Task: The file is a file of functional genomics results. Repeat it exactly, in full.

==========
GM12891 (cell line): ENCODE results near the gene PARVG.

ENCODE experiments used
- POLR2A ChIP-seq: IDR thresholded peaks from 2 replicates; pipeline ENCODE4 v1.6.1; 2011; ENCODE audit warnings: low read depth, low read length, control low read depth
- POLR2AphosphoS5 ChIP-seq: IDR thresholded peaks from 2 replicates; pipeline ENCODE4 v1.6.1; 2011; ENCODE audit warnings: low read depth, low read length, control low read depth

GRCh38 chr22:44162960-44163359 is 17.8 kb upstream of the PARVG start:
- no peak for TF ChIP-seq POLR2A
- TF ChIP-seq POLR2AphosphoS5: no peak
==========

GM12891 (cell line): ENCODE results near the gene PARVG.

ENCODE experiments used
- POLR2A ChIP-seq: IDR thresholded peaks from 2 replicates; pipeline ENCODE4 v1.6.1; 2011; ENCODE audit warnings: low read depth, low read length, control low read depth
- POLR2AphosphoS5 ChIP-seq: IDR thresholded peaks from 2 replicates; pipeline ENCODE4 v1.6.1; 2011; ENCODE audit warnings: low read depth, low read length, control low read depth

GRCh38 chr22:44162960-44163359 is 17.8 kb upstream of the PARVG start:
- no peak for TF ChIP-seq POLR2A
- TF ChIP-seq POLR2AphosphoS5: no peak